Many of the monitoring tools - intended to detect guns, explosives, and nuclear and biological weapons - were bought during the blitz in security spending after the attacks of Sept. 11, 2001.
In its effort to create a virtual shield around America, the Department of Homeland Security now plans to spend billions of dollars more. Although some changes are being made because of technology that has emerged in the last couple of years, many of them are planned because devices currently in use have done little to improve the nation's security, according to a review of agency documents and interviews with federal officials and outside experts.
"Everyone was standing in line with their silver bullets to make us more secure after Sept. 11," said Randall J. Larsen, a retired Air Force colonel and former government adviser on scientific issues. "We bought a lot of stuff off the shelf that wasn't effective."
Among the problems:
¶ Radiation monitors at ports and borders that cannot differentiate between radiation emitted by a nuclear bomb and naturally occurring radiation from everyday material like cat litter or ceramic tile.
¶ Air-monitoring equipment in major cities that is only marginally effective because not enough detectors were deployed and were sometimes not properly calibrated or installed. They also do not produce results for up to 36 hours - long after a biological attack would potentially infect thousands of people.
¶ Passenger-screening equipment at airports that auditors have found is no more likely than before federal screeners took over to detect whether someone is trying to carry a weapon or a bomb aboard a plane.
¶ Postal Service machines that test only a small percentage of mail and look for anthrax but no other biological agents.
Federal officials say they bought the best available equipment. They acknowledge that it might not have been cutting-edge technology but said that to speed installation they bought only devices that were readily available instead of trying to buy promising technology that was not yet in production.
The department says it has created a layered defense that would not be compromised by the failure of a single device. Even if the monitoring is less than ideal, officials say, it is still a deterrent.
"The nation is more secure in the deployment and use of these technologies versus having no technologies in place at all," said Brian Roehrkasse, a spokesman for the Department of Homeland Security.
Every piece of equipment provides some level of additional security, said Christopher Y. Milowic, a customs official whose office oversees screening at ports and borders. "It is not the ultimate capacity," he said. "But it reduces risk."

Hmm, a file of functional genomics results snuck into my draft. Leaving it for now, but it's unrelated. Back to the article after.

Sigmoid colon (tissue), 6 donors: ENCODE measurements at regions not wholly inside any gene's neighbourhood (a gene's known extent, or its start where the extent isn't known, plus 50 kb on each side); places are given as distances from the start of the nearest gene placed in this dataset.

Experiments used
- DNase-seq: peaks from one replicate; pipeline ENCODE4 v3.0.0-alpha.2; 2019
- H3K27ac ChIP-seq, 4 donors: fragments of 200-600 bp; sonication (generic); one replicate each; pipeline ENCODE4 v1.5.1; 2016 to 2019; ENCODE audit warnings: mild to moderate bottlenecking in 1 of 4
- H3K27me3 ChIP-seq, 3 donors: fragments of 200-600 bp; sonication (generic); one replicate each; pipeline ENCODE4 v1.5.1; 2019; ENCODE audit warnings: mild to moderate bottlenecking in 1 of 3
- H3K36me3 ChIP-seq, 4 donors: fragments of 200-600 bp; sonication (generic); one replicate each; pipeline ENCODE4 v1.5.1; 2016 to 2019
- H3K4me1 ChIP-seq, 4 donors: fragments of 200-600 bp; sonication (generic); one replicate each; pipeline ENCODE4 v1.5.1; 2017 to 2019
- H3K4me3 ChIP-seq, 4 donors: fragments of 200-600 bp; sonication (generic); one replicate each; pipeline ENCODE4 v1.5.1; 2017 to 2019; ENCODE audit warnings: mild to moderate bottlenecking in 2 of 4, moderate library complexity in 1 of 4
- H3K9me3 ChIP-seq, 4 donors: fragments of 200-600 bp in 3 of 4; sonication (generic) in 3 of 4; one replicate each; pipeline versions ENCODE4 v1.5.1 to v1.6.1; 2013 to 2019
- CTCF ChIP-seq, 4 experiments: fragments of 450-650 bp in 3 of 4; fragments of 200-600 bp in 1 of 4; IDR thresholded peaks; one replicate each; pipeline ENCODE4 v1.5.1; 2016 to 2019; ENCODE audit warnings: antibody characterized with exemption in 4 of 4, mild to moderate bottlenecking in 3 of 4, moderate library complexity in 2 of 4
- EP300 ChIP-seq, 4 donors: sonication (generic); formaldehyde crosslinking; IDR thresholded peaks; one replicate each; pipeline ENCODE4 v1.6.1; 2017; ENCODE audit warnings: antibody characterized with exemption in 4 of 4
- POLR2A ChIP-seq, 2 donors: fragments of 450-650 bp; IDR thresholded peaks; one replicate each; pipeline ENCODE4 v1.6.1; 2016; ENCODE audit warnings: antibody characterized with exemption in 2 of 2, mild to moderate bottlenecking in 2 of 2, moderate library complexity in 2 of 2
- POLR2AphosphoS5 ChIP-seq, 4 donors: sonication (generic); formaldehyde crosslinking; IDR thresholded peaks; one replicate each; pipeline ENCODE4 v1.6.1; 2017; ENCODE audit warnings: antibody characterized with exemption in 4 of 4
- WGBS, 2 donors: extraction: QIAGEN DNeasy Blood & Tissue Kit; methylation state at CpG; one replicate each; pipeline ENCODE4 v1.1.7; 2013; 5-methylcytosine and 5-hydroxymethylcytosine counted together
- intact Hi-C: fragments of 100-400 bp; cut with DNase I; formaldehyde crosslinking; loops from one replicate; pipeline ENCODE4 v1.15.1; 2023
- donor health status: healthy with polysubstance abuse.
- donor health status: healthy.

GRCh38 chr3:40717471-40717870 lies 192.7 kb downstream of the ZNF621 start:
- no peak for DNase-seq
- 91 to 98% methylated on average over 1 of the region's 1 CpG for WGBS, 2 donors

Some critics say that even though federal agencies were pressed to move quickly by Congress and the administration, they made some poor choices. In some cases, agencies did not seek competitive bids or consider cheaper, better alternatives. And not all the devices were tested to see how well they worked in the environments where they would be used.
"After 9/11, we had to show how committed we were by spending hugely greater amounts of money than ever before, as rapidly as possible," said Representative Christopher Cox, a California Republican who is the chairman of the Homeland Security Committee. "That brought us what we might expect, which is some expensive mistakes. This has been the difficult learning curve of the new discipline known as homeland security."
Radiation at Seaports
One after another, trucks stuffed with cargo like olives from Spain, birdseed from Ethiopia, olive oil from France and carpets from India line up at the Port Newark Container Terminal, approaching what looks like an E-ZPass toll gate.
In minutes, they will fan out across the nation. But first, they pass through the gate, called a radiation portal monitor, which sounds an alarm if it detects a nuclear weapon or radioactive material that could be used to make a "dirty bomb," a crude nuclear device that causes damage by widely spreading low levels of radiation.
Heralded as "highly sophisticated" when they were introduced, the devices have proven to be hardly that.
The portal-monitor technology has been used for decades by the scrap metal industry. Customs officials at Newark have nicknamed the devices "dumb sensors," because they cannot discern the source of the radiation. That means benign items that naturally emit radioactivity - including cat litter, ceramic tile, granite, porcelain toilets, even bananas - can set off the monitors.